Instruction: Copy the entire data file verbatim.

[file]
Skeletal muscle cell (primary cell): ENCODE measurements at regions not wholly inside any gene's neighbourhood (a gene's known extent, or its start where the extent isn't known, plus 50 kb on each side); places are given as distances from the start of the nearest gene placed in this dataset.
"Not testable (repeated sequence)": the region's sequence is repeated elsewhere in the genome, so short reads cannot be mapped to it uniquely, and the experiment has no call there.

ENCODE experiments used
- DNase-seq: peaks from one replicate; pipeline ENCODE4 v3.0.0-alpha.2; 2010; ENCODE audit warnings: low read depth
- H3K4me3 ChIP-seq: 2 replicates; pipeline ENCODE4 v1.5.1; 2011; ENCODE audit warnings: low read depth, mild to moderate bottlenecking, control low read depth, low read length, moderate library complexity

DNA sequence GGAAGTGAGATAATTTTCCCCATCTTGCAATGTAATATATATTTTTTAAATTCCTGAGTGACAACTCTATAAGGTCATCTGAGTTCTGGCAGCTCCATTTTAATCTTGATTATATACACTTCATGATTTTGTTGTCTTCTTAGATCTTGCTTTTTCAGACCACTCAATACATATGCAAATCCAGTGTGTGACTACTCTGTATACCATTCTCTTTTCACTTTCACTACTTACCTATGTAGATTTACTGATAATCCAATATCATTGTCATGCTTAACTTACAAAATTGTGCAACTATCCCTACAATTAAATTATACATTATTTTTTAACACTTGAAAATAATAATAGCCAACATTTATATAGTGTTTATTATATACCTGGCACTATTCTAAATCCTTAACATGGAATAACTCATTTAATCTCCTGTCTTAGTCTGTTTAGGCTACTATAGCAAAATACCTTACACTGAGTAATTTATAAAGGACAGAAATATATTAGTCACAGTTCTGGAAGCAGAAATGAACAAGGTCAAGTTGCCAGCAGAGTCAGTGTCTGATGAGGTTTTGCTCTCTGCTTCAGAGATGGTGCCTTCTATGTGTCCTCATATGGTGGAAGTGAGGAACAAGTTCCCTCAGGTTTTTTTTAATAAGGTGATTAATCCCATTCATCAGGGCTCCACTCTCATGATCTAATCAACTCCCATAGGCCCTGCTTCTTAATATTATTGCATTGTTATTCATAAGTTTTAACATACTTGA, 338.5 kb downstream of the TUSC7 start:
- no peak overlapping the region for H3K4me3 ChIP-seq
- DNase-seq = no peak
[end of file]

Skeletal muscle cell (primary cell): ENCODE measurements at regions not wholly inside any gene's neighbourhood (a gene's known extent, or its start where the extent isn't known, plus 50 kb on each side); places are given as distances from the start of the nearest gene placed in this dataset.
"Not testable (repeated sequence)": the region's sequence is repeated elsewhere in the genome, so short reads cannot be mapped to it uniquely, and the experiment has no call there.

ENCODE experiments used
- DNase-seq: peaks from one replicate; pipeline ENCODE4 v3.0.0-alpha.2; 2010; ENCODE audit warnings: low read depth
- H3K4me3 ChIP-seq: 2 replicates; pipeline ENCODE4 v1.5.1; 2011; ENCODE audit warnings: low read depth, mild to moderate bottlenecking, control low read depth, low read length, moderate library complexity

DNA sequence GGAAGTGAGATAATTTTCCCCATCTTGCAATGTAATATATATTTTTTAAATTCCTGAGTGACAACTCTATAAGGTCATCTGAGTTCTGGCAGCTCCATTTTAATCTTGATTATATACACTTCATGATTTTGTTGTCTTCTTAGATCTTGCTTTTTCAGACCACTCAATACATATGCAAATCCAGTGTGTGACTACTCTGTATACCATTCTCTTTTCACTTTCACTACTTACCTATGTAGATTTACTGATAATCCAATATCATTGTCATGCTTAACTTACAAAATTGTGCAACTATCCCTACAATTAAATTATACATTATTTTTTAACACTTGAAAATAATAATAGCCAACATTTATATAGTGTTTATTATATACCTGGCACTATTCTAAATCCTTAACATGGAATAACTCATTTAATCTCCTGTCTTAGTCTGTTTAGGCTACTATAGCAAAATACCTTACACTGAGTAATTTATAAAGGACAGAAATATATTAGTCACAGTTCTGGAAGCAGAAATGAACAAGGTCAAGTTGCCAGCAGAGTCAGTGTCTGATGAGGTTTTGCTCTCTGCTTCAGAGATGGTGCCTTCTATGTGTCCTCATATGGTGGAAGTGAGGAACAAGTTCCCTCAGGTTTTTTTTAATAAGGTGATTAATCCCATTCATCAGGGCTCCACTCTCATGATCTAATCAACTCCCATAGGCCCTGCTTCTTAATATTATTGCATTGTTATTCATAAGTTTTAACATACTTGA, 338.5 kb downstream of the TUSC7 start:
- no peak overlapping the region for H3K4me3 ChIP-seq
- DNase-seq = no peak